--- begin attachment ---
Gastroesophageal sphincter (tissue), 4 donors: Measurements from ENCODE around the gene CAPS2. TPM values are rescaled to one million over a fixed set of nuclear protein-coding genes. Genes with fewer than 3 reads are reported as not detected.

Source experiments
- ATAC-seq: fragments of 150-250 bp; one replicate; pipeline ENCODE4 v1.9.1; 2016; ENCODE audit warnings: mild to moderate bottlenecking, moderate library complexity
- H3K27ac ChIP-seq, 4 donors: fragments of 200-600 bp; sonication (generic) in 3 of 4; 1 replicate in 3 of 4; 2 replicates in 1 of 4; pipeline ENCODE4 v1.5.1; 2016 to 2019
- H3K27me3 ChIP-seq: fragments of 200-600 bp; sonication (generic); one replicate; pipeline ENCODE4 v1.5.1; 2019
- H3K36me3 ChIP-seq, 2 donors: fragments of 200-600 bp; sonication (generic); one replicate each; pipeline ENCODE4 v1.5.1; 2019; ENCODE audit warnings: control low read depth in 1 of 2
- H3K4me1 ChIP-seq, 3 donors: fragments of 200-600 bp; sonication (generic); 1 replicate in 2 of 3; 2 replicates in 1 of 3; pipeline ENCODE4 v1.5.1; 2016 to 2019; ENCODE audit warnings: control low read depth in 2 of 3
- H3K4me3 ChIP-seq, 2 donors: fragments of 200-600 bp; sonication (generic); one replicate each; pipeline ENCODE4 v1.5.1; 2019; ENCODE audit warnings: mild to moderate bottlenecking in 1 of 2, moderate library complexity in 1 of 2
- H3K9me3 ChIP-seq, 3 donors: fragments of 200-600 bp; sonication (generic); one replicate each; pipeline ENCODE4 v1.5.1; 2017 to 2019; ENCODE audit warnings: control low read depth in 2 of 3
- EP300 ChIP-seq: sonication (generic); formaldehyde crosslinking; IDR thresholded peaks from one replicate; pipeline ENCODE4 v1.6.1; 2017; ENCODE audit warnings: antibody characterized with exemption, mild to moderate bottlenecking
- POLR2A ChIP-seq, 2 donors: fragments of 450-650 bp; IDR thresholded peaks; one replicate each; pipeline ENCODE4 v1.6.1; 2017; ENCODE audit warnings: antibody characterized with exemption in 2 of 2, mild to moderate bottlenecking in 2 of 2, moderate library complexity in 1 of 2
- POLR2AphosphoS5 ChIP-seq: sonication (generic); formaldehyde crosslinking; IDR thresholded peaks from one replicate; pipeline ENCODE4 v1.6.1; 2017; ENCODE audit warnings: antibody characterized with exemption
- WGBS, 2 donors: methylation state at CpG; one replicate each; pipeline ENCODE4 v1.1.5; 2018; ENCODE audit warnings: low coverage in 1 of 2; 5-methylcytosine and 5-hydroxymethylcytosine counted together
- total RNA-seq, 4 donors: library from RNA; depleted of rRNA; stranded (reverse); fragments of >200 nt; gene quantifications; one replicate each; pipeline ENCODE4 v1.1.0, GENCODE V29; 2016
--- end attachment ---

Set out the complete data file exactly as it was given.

Gastroesophageal sphincter (tissue), 4 donors: Measurements from ENCODE around the gene CAPS2. TPM values are rescaled to one million over a fixed set of nuclear protein-coding genes. Genes with fewer than 3 reads are reported as not detected.

Source experiments
- ATAC-seq: fragments of 150-250 bp; one replicate; pipeline ENCODE4 v1.9.1; 2016; ENCODE audit warnings: mild to moderate bottlenecking, moderate library complexity
- H3K27ac ChIP-seq, 4 donors: fragments of 200-600 bp; sonication (generic) in 3 of 4; 1 replicate in 3 of 4; 2 replicates in 1 of 4; pipeline ENCODE4 v1.5.1; 2016 to 2019
- H3K27me3 ChIP-seq: fragments of 200-600 bp; sonication (generic); one replicate; pipeline ENCODE4 v1.5.1; 2019
- H3K36me3 ChIP-seq, 2 donors: fragments of 200-600 bp; sonication (generic); one replicate each; pipeline ENCODE4 v1.5.1; 2019; ENCODE audit warnings: control low read depth in 1 of 2
- H3K4me1 ChIP-seq, 3 donors: fragments of 200-600 bp; sonication (generic); 1 replicate in 2 of 3; 2 replicates in 1 of 3; pipeline ENCODE4 v1.5.1; 2016 to 2019; ENCODE audit warnings: control low read depth in 2 of 3
- H3K4me3 ChIP-seq, 2 donors: fragments of 200-600 bp; sonication (generic); one replicate each; pipeline ENCODE4 v1.5.1; 2019; ENCODE audit warnings: mild to moderate bottlenecking in 1 of 2, moderate library complexity in 1 of 2
- H3K9me3 ChIP-seq, 3 donors: fragments of 200-600 bp; sonication (generic); one replicate each; pipeline ENCODE4 v1.5.1; 2017 to 2019; ENCODE audit warnings: control low read depth in 2 of 3
- EP300 ChIP-seq: sonication (generic); formaldehyde crosslinking; IDR thresholded peaks from one replicate; pipeline ENCODE4 v1.6.1; 2017; ENCODE audit warnings: antibody characterized with exemption, mild to moderate bottlenecking
- POLR2A ChIP-seq, 2 donors: fragments of 450-650 bp; IDR thresholded peaks; one replicate each; pipeline ENCODE4 v1.6.1; 2017; ENCODE audit warnings: antibody characterized with exemption in 2 of 2, mild to moderate bottlenecking in 2 of 2, moderate library complexity in 1 of 2
- POLR2AphosphoS5 ChIP-seq: sonication (generic); formaldehyde crosslinking; IDR thresholded peaks from one replicate; pipeline ENCODE4 v1.6.1; 2017; ENCODE audit warnings: antibody characterized with exemption
- WGBS, 2 donors: methylation state at CpG; one replicate each; pipeline ENCODE4 v1.1.5; 2018; ENCODE audit warnings: low coverage in 1 of 2; 5-methylcytosine and 5-hydroxymethylcytosine counted together
- total RNA-seq, 4 donors: library from RNA; depleted of rRNA; stranded (reverse); fragments of >200 nt; gene quantifications; one replicate each; pipeline ENCODE4 v1.1.0, GENCODE V29; 2016